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Snow day decisions in Albemarle County
Snow in Ivy, February 2010
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Snow day in Albemarle County, February 2010
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by Maggie Ambrose | Tuesday, January 28, 2014 at 3:16 p.m.

Every winter season, school systems deal with the realities of harsh weather interfering with scheduled school days. Last year, Albemarle County Public Schools had ten weather-related school closures, and there have already been four snow days this school year, two of which occurred last week.

Each closure decision begins with school employees in Albemarle County gathering information up to four days in advance.  That’s usually followed by parents sounding off about whether school officials made the right call.

“We start several days in advance of a weather event,” said schools spokesman Phil Giaramita. “We are able to get a sense three or four days out that there is a possibility of there being a weather issue.”  

With an area of 725.9 square miles, Albemarle County students travel over roads that vary from well paved streets in the urban ring to dirt and gravel roads that are virtually impossible to plow once covered in snow. This variety of topography makes assessing road safety conditions very important, and also a complicated process for this school division.

To determine whether the conditions on the roads will allow for students and staff to get to schools safely, transportation services stays on top of many lines of communication, said the assistant director of the School’s transportation department, William Deane. The guiding principal for a closure decision is always the safety of students.

“We recognize that students are better served being in school than out of school,” Deane said. “But we have to let the overall safety of operating in given conditions rule the outcome of our decision.”

While keeping current with multiple forecasting services including the National Weather Service, the School system also is in touch with Virginia’s Transportation and State Police departments, and neighboring school districts to acquire the most current information about local conditions.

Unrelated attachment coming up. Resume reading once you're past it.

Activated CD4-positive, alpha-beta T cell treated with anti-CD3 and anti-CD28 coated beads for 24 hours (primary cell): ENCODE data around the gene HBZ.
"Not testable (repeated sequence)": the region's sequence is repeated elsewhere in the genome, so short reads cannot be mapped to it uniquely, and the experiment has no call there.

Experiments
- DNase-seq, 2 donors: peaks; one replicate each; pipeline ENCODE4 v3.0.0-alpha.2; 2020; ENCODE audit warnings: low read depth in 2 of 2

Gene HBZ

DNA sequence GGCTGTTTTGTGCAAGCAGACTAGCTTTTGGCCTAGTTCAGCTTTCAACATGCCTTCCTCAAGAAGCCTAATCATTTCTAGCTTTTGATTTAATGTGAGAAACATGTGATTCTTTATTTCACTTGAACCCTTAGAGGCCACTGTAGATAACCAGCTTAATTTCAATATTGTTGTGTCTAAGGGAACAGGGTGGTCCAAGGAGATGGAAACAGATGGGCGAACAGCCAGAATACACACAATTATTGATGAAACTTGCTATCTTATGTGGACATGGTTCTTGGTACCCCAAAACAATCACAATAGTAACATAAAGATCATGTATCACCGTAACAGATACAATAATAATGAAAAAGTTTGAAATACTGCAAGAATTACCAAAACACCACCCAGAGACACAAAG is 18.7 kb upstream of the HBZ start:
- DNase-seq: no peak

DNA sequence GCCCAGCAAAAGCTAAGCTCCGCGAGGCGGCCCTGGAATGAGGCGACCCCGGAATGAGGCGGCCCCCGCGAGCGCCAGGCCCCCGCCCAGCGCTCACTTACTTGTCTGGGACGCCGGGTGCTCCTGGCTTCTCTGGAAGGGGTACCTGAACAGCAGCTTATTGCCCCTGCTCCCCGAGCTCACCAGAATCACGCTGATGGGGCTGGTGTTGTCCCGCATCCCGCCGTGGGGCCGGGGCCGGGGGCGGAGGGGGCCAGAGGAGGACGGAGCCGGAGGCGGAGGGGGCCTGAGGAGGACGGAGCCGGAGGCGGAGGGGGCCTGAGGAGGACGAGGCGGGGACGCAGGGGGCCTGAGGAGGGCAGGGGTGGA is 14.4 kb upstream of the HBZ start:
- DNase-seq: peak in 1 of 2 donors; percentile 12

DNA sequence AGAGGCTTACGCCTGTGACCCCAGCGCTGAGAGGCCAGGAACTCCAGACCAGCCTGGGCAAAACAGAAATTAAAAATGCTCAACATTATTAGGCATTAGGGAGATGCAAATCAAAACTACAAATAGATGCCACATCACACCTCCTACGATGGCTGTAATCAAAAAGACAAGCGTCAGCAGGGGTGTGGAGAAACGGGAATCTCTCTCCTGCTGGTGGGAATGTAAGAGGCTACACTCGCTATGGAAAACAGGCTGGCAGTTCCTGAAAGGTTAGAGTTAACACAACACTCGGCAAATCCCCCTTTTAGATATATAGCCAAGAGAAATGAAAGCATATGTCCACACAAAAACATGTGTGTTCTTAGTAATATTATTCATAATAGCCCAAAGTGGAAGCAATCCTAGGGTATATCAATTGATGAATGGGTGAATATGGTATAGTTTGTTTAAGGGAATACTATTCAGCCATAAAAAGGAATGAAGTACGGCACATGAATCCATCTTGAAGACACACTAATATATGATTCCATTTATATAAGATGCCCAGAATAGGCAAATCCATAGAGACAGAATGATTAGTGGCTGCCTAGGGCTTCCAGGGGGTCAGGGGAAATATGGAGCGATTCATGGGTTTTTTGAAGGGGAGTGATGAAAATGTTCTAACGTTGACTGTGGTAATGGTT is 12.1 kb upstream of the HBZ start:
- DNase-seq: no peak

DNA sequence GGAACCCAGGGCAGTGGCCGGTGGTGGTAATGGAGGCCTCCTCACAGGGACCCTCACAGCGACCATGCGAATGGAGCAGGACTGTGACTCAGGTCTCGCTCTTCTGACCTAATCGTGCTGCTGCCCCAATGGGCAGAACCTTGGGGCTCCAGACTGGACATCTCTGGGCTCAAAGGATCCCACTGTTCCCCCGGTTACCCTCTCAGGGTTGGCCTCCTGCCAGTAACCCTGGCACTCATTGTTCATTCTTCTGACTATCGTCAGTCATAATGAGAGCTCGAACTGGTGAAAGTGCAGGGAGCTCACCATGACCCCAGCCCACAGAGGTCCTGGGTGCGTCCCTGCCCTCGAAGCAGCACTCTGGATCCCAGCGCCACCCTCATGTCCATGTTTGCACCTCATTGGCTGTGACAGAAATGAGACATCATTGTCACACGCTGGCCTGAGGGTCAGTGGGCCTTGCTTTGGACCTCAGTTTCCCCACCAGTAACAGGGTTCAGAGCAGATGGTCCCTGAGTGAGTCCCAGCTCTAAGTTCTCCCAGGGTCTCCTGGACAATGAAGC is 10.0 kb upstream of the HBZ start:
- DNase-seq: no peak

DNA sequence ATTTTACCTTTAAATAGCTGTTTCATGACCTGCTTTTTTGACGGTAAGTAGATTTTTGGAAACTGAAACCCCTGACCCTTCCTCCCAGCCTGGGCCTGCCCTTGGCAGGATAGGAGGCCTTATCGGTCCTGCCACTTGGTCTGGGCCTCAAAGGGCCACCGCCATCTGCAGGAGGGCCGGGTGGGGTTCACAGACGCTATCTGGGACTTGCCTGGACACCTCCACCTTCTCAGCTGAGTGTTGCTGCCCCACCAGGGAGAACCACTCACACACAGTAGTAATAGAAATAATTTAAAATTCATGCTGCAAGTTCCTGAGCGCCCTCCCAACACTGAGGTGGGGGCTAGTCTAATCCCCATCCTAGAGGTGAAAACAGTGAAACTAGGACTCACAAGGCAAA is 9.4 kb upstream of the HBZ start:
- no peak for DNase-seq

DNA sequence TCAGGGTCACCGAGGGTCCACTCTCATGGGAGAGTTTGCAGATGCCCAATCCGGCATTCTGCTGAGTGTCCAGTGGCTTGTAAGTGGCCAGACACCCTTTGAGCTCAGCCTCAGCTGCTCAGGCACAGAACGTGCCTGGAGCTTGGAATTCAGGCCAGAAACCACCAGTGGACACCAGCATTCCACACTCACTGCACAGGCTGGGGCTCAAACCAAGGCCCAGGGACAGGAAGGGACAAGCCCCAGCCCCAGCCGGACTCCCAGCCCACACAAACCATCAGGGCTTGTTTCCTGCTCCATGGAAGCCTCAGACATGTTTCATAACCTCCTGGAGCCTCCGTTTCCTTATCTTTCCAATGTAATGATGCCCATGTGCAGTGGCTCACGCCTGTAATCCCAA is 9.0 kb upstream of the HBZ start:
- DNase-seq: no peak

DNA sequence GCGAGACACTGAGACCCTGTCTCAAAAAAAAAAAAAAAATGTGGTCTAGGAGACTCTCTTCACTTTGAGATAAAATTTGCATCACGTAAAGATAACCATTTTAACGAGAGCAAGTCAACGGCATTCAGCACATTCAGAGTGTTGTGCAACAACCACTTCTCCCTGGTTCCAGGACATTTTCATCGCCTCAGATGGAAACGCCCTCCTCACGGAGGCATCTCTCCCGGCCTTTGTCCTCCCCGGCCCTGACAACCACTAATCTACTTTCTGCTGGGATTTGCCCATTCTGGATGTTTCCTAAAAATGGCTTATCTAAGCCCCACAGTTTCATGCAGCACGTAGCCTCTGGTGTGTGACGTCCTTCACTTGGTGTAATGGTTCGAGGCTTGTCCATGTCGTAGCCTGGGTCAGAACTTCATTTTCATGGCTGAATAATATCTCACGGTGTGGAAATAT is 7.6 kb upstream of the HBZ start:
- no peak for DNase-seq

Sometimes, a clear enough forecast for precipitation that would cause a disruption is enough to give transportation department reason to recommend for schools to be closed, even if there is not yet snow on the ground.

Once the weather has happened, the “Road Team” consists of six staff that assess the County’s roads to make a recommendation for or against a school closure. They are on the road at two or three in the morning, looking for ice, slippery conditions, or fallen trees.  

“The folks who are assessing roads are experienced transportation employees who have 5 to 25 years of experience driving school buses,” said Deane. “They are familiar with looking at the road and knowing if the safe operation of the school bus is possible in those conditions.”

The information from road patrollers will inform the recommendation that the transportation department sends to Chief Operating Officer of Albemarle Schools, Dean Tistadt. The recommendation can be to continue with a regular schedule, for a one or two hour delay, or for a full day closure.

In a two hour delay situation, Deane says the team is looking out to see if “a few more hours and a little more sunlight” will be enough to get the roads safe for buses.

Giaramita agrees that the safety of students and staff is the ultimate goal when it comes to recommendations and final decisions for a school closure.

“It is a lot more acceptable to add a day at the end of the year than have a situation where an accident has happened when you went ahead and it wasn’t safe,” Giaramita said.

By the time students and parents hear of the decision, the transportation departments’ recommendation has passed by the School’s Director of Strategic Operations Dean Tisdadt and the approved by the superintendent, Pam Moran.

Many parents receive automated email alerts and telephone messages when a decision has been made to close schools.  The school division also uses Facebook, a place where parents can directly provide feedback.

“We get an awful lot of reactions on Facebook,” Giaramita said.

Last Wednesday, the ACPS Facebook page announced that schools would be closed the following day. The update received over 40 comments from those who supported and opposed with the decision.

One parent, Amy Jones praised the School System’s decision.

“I want to thank you for making a great decision with all the melting and the freezing temps chains will be no good on the roads. I would rather have my child in school during the summer then risk it on ice,” Jones’ post read.

“There are no road conditions!!! We and many others have been driving around all day. After all these years of having to close the schools so much, might be good to come up with an alternate bus route plan for snowy weather. Just a thought!” commented another Facebook user, Megan Jackson.

Phil Giaramita says the School System tries to respond to those who ask for an explanation on Facebook or other social media.

“I think the better understanding people have into what goes into making the decision and why, the better,” he said. “[In a] community as large as ours there are always going to be some folks who would have made a different decision.”

Besides ACPS’ Facebook page, parents and students can get information about current and past school closures at www.k12albemarle.org/closings.

William Deane says seeing many snow days for Albemarle County Public Schools is to be expected.

“In any given year we are missing between half dozen and a dozen days due to inclement weather,” Deane said.

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